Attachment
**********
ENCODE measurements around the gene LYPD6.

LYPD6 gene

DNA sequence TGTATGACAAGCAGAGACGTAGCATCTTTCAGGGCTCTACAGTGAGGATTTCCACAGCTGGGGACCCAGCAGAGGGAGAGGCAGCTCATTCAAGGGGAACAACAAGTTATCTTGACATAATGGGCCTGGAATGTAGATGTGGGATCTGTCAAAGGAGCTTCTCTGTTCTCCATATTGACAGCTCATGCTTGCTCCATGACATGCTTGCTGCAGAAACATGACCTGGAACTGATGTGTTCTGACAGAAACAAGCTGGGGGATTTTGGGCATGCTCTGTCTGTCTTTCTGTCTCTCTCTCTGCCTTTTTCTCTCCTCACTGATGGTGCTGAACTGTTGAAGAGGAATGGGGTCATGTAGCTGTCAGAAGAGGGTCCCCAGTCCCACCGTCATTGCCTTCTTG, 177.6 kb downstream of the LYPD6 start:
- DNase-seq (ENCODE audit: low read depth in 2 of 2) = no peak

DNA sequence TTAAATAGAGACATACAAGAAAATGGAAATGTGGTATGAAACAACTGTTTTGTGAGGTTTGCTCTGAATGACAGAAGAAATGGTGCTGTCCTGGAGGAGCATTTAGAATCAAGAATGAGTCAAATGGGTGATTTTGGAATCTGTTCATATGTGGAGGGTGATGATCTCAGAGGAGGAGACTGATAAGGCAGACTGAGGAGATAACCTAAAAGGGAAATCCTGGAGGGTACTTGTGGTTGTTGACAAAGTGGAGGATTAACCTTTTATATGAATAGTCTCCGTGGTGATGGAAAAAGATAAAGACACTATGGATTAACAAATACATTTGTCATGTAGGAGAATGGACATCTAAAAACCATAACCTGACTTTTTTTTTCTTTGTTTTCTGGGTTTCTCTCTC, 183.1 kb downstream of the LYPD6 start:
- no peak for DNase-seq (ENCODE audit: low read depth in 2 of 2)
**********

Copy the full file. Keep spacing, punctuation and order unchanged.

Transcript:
ENCODE measurements around the gene LYPD6.

LYPD6 gene

DNA sequence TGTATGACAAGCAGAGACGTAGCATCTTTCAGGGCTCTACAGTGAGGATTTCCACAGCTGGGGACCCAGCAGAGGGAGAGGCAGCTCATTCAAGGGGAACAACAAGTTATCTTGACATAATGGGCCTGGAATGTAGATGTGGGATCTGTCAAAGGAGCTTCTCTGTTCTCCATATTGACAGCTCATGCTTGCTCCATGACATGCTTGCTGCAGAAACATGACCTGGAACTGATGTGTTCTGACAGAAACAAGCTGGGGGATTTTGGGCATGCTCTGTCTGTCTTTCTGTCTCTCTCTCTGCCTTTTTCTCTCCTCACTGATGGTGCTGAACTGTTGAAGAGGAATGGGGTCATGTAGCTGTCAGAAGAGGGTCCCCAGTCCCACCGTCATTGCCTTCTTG, 177.6 kb downstream of the LYPD6 start:
- DNase-seq (ENCODE audit: low read depth in 2 of 2) = no peak

DNA sequence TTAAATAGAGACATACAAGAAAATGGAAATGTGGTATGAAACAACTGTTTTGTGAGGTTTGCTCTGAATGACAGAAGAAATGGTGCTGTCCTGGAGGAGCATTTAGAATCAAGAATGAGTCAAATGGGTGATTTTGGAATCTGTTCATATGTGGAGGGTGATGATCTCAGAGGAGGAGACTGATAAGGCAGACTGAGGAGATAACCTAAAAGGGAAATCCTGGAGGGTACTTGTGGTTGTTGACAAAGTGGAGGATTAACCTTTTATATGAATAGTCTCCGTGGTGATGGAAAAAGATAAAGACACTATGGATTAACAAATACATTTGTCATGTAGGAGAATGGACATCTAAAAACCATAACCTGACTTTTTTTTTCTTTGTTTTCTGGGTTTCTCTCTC, 183.1 kb downstream of the LYPD6 start:
- no peak for DNase-seq (ENCODE audit: low read depth in 2 of 2)